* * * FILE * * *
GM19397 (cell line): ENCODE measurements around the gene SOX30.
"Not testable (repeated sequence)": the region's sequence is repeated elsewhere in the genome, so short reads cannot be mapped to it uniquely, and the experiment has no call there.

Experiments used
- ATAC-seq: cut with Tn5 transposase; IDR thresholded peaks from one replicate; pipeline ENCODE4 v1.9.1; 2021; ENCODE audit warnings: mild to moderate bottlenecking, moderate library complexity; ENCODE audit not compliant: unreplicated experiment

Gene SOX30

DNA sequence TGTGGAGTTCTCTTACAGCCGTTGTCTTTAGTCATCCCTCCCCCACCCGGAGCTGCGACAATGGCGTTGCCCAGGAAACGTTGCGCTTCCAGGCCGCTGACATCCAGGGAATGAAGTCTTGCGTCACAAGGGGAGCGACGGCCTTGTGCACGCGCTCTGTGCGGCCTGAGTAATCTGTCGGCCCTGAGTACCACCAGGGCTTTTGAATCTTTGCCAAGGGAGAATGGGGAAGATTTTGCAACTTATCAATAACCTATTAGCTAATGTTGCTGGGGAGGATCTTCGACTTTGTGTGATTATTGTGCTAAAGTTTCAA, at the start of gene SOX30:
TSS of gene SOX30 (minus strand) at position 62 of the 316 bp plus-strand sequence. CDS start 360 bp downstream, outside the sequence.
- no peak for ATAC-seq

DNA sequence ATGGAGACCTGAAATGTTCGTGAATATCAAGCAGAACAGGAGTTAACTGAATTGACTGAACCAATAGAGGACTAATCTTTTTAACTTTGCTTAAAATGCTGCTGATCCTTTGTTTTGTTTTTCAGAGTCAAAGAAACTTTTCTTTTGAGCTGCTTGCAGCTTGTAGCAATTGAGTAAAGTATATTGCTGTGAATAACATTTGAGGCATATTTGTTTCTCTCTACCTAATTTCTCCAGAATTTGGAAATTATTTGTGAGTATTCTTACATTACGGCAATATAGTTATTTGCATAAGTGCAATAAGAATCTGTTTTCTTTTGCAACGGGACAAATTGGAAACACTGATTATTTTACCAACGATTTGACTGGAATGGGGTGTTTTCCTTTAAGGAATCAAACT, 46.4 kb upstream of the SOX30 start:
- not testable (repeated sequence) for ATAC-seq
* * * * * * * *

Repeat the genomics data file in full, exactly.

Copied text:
GM19397 (cell line): ENCODE measurements around the gene SOX30.
"Not testable (repeated sequence)": the region's sequence is repeated elsewhere in the genome, so short reads cannot be mapped to it uniquely, and the experiment has no call there.

Experiments used
- ATAC-seq: cut with Tn5 transposase; IDR thresholded peaks from one replicate; pipeline ENCODE4 v1.9.1; 2021; ENCODE audit warnings: mild to moderate bottlenecking, moderate library complexity; ENCODE audit not compliant: unreplicated experiment

Gene SOX30

DNA sequence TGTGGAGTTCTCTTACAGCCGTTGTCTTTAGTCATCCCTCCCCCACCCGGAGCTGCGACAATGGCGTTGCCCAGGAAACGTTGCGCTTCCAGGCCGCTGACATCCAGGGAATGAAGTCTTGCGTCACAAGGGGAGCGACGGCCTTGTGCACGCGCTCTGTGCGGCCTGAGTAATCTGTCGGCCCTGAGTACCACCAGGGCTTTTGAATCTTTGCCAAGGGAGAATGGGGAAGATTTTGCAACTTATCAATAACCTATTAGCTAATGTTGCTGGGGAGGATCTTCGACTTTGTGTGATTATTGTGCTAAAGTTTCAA, at the start of gene SOX30:
TSS of gene SOX30 (minus strand) at position 62 of the 316 bp plus-strand sequence. CDS start 360 bp downstream, outside the sequence.
- no peak for ATAC-seq

DNA sequence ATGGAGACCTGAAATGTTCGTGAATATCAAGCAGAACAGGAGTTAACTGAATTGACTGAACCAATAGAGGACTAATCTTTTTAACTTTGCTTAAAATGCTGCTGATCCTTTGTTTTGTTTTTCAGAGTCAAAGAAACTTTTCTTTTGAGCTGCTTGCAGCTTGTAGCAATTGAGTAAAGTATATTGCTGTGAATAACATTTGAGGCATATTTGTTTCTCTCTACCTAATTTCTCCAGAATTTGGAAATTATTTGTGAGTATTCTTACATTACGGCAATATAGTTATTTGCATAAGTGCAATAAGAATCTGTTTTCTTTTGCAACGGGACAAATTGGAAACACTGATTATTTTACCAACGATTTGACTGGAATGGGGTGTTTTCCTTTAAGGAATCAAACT, 46.4 kb upstream of the SOX30 start:
- not testable (repeated sequence) for ATAC-seq